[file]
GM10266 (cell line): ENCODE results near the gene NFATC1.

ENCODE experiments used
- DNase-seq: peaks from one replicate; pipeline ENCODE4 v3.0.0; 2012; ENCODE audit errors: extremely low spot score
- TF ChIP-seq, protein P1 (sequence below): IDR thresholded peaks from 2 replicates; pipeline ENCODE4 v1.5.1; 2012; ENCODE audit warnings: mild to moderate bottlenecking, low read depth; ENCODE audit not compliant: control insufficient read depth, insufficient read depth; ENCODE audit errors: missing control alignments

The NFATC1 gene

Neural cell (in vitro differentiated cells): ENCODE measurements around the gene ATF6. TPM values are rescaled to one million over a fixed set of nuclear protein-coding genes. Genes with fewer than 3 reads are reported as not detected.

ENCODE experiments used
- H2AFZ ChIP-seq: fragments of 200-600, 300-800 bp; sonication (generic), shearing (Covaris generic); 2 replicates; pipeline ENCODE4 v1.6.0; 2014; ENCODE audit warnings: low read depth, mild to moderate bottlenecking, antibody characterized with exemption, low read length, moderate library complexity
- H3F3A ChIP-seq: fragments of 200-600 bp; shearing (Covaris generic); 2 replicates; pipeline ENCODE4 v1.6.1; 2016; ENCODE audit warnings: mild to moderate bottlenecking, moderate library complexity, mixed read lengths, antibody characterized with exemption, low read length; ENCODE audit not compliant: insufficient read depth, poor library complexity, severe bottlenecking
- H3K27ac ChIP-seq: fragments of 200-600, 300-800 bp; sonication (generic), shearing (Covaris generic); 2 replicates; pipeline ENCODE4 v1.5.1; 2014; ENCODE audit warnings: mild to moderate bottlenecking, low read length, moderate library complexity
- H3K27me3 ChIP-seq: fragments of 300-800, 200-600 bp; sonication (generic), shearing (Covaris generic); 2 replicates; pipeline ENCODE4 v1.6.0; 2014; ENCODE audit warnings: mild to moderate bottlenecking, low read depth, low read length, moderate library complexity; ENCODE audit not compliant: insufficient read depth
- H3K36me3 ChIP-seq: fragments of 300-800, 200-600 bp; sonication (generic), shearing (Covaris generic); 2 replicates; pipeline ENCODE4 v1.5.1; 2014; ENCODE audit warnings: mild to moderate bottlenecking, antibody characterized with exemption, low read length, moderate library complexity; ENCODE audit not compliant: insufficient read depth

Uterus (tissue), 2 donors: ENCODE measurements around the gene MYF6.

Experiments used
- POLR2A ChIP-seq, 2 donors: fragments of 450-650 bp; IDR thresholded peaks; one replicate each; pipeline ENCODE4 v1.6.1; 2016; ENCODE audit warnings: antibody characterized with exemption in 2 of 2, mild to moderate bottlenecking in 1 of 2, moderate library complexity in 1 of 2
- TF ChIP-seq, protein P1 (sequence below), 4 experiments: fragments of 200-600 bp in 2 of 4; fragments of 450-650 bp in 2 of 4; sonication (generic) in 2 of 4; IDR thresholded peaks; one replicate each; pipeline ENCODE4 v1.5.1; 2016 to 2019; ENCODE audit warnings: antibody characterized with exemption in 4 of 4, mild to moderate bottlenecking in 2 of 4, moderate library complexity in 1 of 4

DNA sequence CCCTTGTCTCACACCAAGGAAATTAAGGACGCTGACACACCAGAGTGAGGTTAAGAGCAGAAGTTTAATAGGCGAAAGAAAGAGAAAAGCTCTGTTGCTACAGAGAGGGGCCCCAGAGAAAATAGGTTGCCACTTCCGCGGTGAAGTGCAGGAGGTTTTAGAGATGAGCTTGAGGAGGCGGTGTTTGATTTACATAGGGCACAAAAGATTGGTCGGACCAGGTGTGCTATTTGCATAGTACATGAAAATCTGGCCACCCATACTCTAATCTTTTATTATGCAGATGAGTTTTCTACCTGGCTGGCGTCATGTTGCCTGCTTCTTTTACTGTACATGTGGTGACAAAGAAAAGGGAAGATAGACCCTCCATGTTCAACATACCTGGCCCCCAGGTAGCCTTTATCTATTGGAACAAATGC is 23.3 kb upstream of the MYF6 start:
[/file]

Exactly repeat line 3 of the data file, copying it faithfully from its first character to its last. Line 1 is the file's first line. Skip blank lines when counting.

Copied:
- DNase-seq: peaks from one replicate; pipeline ENCODE4 v3.0.0; 2012; ENCODE audit errors: extremely low spot score